by BOB CHITESTER
In the "libertarian" worldview there is a tendency for
people to think that "anything goes." One result is, defense of the family is
largely left to or thought to be the purview of conservatives. Many a classical
liberal/libertarian has addressed the central role of culture in determining
political outcomes, yet when Jennifer Roback Morse published her book "Love and
Economics" she was thought by some to have joined the "touchy-feeling"academics in building a case for her conclusions rather than drawing
conclusions from rigorous research.
Since the family is a powerful force in shaping culture it
deserves more serious consideration by those who seek to live in a society with
the least governmental intervention in people's lives. Indicating favor for "gay rights" is thought consistent with such a position. If you support "family
rights" you're often demonized. And yet neither of these rights should be part
of our agenda when real human rights--the rights of the individual--are all
We adopted the phrase Winning Ideas to symbolize the values
for which we stand. I define the phrase thus: winning idea / "active" noun
/ 1. An idea about how societies should
be organized to maximize the well-being of all citizens. 2. An idea reflecting
humans — desire to make tomorrow better than today. 3. An idea that has been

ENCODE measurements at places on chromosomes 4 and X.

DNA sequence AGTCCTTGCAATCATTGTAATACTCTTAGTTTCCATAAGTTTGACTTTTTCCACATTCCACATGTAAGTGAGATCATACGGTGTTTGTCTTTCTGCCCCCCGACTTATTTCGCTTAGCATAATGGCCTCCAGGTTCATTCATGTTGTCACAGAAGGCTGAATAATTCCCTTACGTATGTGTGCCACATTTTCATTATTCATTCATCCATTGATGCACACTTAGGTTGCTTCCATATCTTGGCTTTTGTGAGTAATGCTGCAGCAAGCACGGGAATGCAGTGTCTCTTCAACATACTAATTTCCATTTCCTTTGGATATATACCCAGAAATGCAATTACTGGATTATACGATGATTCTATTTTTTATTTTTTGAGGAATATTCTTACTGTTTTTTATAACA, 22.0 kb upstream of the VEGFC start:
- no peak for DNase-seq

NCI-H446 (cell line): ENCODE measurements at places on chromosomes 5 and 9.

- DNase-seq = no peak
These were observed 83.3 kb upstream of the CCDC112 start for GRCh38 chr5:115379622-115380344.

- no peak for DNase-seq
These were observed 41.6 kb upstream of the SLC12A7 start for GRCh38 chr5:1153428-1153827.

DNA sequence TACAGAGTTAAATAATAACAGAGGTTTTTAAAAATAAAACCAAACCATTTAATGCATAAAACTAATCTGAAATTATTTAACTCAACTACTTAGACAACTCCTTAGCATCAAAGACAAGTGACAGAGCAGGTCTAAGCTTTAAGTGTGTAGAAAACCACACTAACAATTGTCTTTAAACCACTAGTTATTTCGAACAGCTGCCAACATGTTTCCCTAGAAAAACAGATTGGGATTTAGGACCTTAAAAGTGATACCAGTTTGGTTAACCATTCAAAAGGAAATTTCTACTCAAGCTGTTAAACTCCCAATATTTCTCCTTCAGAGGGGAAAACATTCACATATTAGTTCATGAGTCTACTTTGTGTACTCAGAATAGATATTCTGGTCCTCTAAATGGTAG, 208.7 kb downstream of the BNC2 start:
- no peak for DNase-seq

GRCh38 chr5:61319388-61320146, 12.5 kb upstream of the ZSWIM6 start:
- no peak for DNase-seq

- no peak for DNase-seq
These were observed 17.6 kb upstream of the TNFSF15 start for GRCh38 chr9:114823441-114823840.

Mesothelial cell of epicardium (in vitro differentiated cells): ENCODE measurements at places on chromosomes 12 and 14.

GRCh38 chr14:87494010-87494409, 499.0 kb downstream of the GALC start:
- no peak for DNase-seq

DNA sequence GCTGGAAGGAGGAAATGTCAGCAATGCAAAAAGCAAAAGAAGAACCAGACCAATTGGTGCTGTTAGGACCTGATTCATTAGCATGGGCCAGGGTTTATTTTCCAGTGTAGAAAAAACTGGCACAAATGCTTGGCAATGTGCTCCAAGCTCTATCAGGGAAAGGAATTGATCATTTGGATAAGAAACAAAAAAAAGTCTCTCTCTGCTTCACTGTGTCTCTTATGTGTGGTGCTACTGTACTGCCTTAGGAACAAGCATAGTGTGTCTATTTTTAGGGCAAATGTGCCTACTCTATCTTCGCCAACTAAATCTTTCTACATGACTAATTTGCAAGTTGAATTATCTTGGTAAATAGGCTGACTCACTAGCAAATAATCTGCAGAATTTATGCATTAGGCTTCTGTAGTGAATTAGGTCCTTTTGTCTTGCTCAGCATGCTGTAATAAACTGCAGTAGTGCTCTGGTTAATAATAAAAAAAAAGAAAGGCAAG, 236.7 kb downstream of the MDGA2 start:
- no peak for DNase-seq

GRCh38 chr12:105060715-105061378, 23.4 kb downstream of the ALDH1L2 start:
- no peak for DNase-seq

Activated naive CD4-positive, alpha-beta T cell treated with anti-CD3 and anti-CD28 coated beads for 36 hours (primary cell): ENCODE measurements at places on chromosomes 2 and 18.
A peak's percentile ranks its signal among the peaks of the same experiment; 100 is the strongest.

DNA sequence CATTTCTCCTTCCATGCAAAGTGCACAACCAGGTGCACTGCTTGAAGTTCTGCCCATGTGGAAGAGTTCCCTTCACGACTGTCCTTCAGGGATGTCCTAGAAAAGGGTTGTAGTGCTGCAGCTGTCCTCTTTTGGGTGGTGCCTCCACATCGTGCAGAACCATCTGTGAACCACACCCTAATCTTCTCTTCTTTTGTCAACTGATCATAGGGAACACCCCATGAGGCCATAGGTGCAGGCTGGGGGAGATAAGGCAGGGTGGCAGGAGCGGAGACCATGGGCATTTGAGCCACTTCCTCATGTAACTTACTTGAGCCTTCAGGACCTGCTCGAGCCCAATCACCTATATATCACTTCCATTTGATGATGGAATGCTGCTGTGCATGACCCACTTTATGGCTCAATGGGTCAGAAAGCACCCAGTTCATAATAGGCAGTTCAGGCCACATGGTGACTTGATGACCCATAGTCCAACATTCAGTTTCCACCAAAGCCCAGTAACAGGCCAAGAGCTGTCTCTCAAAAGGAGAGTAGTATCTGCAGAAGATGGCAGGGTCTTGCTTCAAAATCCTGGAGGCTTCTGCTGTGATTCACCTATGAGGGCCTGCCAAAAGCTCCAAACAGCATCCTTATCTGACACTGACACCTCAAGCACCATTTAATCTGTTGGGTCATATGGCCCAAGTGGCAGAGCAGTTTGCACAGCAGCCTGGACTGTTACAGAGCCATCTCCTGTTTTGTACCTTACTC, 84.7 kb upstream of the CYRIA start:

tried and tested over centuries and remains useful. 4. An idea resulting from
Friederich von Hayek's concept of civil evolution. 5. An idea that advances human freedom.
These thoughts came to mind as I viewed this photo capturing the realization of a personal goal — to celebrate my 75th year by running a 10k (6.2 miles) race with my son Mark and grandson Andrew. My son, who has completed the Alcatraz Triathalon, had to moderate his pace so Andrew
could finish his first 10k, and I could complete what may be my last and we all
We've just completed an inspiring one hour TV special: stories
about people in South Korea, Zambia, Slovakia and Chile who have made their
lives and those of many others better through the power of economic freedom. In
every case it was a "family story," not by our design, but because around the
world family is at the heart of human survival and flourishing. The program,
titled "Economic Freedom in Action: Changing Lives," hosted by Johan Norberg,
will be released to public TV stations October 31. As they say — check your
local listings". in fact call your local station and tell them you're looking
forward to seeing the program.
In January we'll release a program hosted by Hernando DeSoto
examining the role that denied property rights play in the unfolding Arab Spring
story. And in April, public TV viewers will watch our biography Walter
Williams, in which "again" family played such an important role.
And among several programs in development we are working
with Jacob Mchangama, a Danish lawyer who heads Justicia.
Our hope is to counter the use of |claims of rights, "claims of
victimhood," to distort the meaning of human rights and justify
governments and tyrants forcibly directing the lives of citizens and the
families that for millennia have been the overwhelming source of support for
those in need.